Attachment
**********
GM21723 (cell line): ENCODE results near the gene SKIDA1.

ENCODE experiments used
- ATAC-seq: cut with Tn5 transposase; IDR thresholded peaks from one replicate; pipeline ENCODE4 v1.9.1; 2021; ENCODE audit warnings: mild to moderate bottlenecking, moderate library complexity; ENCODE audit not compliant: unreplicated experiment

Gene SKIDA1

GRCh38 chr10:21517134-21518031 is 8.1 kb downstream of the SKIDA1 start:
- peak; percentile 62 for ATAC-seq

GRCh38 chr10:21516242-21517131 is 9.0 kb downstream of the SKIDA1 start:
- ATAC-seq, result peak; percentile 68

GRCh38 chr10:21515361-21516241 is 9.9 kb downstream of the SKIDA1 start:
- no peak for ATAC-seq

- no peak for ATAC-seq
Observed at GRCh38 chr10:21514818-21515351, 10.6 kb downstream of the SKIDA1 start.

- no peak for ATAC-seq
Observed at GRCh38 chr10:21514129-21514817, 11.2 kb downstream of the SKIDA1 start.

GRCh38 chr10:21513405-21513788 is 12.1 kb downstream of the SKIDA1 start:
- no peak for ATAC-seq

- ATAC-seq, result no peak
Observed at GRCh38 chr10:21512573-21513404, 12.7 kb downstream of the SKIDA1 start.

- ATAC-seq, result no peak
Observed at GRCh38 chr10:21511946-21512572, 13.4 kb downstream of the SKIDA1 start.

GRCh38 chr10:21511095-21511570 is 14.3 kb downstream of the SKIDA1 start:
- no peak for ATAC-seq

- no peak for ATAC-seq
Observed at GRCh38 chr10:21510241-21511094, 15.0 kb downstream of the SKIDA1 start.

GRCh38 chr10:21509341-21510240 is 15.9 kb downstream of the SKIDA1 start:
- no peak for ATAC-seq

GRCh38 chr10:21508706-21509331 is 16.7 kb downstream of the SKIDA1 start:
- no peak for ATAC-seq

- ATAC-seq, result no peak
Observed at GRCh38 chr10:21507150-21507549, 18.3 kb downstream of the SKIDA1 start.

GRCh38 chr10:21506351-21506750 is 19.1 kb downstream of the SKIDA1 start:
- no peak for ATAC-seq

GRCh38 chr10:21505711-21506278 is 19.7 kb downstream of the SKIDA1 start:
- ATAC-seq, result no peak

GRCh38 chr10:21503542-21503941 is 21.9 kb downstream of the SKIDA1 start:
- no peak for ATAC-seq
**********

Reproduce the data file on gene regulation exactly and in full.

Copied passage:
GM21723 (cell line): ENCODE results near the gene SKIDA1.

ENCODE experiments used
- ATAC-seq: cut with Tn5 transposase; IDR thresholded peaks from one replicate; pipeline ENCODE4 v1.9.1; 2021; ENCODE audit warnings: mild to moderate bottlenecking, moderate library complexity; ENCODE audit not compliant: unreplicated experiment

Gene SKIDA1

GRCh38 chr10:21517134-21518031 is 8.1 kb downstream of the SKIDA1 start:
- peak; percentile 62 for ATAC-seq

GRCh38 chr10:21516242-21517131 is 9.0 kb downstream of the SKIDA1 start:
- ATAC-seq, result peak; percentile 68

GRCh38 chr10:21515361-21516241 is 9.9 kb downstream of the SKIDA1 start:
- no peak for ATAC-seq

- no peak for ATAC-seq
Observed at GRCh38 chr10:21514818-21515351, 10.6 kb downstream of the SKIDA1 start.

- no peak for ATAC-seq
Observed at GRCh38 chr10:21514129-21514817, 11.2 kb downstream of the SKIDA1 start.

GRCh38 chr10:21513405-21513788 is 12.1 kb downstream of the SKIDA1 start:
- no peak for ATAC-seq

- ATAC-seq, result no peak
Observed at GRCh38 chr10:21512573-21513404, 12.7 kb downstream of the SKIDA1 start.

- ATAC-seq, result no peak
Observed at GRCh38 chr10:21511946-21512572, 13.4 kb downstream of the SKIDA1 start.

GRCh38 chr10:21511095-21511570 is 14.3 kb downstream of the SKIDA1 start:
- no peak for ATAC-seq

- no peak for ATAC-seq
Observed at GRCh38 chr10:21510241-21511094, 15.0 kb downstream of the SKIDA1 start.

GRCh38 chr10:21509341-21510240 is 15.9 kb downstream of the SKIDA1 start:
- no peak for ATAC-seq

GRCh38 chr10:21508706-21509331 is 16.7 kb downstream of the SKIDA1 start:
- no peak for ATAC-seq

- ATAC-seq, result no peak
Observed at GRCh38 chr10:21507150-21507549, 18.3 kb downstream of the SKIDA1 start.

GRCh38 chr10:21506351-21506750 is 19.1 kb downstream of the SKIDA1 start:
- no peak for ATAC-seq

GRCh38 chr10:21505711-21506278 is 19.7 kb downstream of the SKIDA1 start:
- ATAC-seq, result no peak

GRCh38 chr10:21503542-21503941 is 21.9 kb downstream of the SKIDA1 start:
- no peak for ATAC-seq